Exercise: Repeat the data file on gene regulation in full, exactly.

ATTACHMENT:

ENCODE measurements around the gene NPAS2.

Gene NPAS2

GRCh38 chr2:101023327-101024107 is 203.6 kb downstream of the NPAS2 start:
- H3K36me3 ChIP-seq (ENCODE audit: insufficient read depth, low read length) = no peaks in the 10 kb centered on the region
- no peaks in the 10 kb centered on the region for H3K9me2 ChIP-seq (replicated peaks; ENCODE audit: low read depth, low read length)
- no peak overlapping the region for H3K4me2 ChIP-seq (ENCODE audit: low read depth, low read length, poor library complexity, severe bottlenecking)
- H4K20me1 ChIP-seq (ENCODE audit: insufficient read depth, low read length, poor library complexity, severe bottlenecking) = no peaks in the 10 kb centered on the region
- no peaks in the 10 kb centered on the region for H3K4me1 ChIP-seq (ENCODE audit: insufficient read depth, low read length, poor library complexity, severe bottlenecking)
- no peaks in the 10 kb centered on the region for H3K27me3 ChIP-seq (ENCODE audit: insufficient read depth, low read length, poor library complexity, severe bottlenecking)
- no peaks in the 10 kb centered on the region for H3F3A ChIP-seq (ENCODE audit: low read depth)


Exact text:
ENCODE measurements around the gene NPAS2.

Gene NPAS2

GRCh38 chr2:101023327-101024107 is 203.6 kb downstream of the NPAS2 start:
- H3K36me3 ChIP-seq (ENCODE audit: insufficient read depth, low read length) = no peaks in the 10 kb centered on the region
- no peaks in the 10 kb centered on the region for H3K9me2 ChIP-seq (replicated peaks; ENCODE audit: low read depth, low read length)
- no peak overlapping the region for H3K4me2 ChIP-seq (ENCODE audit: low read depth, low read length, poor library complexity, severe bottlenecking)
- H4K20me1 ChIP-seq (ENCODE audit: insufficient read depth, low read length, poor library complexity, severe bottlenecking) = no peaks in the 10 kb centered on the region
- no peaks in the 10 kb centered on the region for H3K4me1 ChIP-seq (ENCODE audit: insufficient read depth, low read length, poor library complexity, severe bottlenecking)
- no peaks in the 10 kb centered on the region for H3K27me3 ChIP-seq (ENCODE audit: insufficient read depth, low read length, poor library complexity, severe bottlenecking)
- no peaks in the 10 kb centered on the region for H3F3A ChIP-seq (ENCODE audit: low read depth)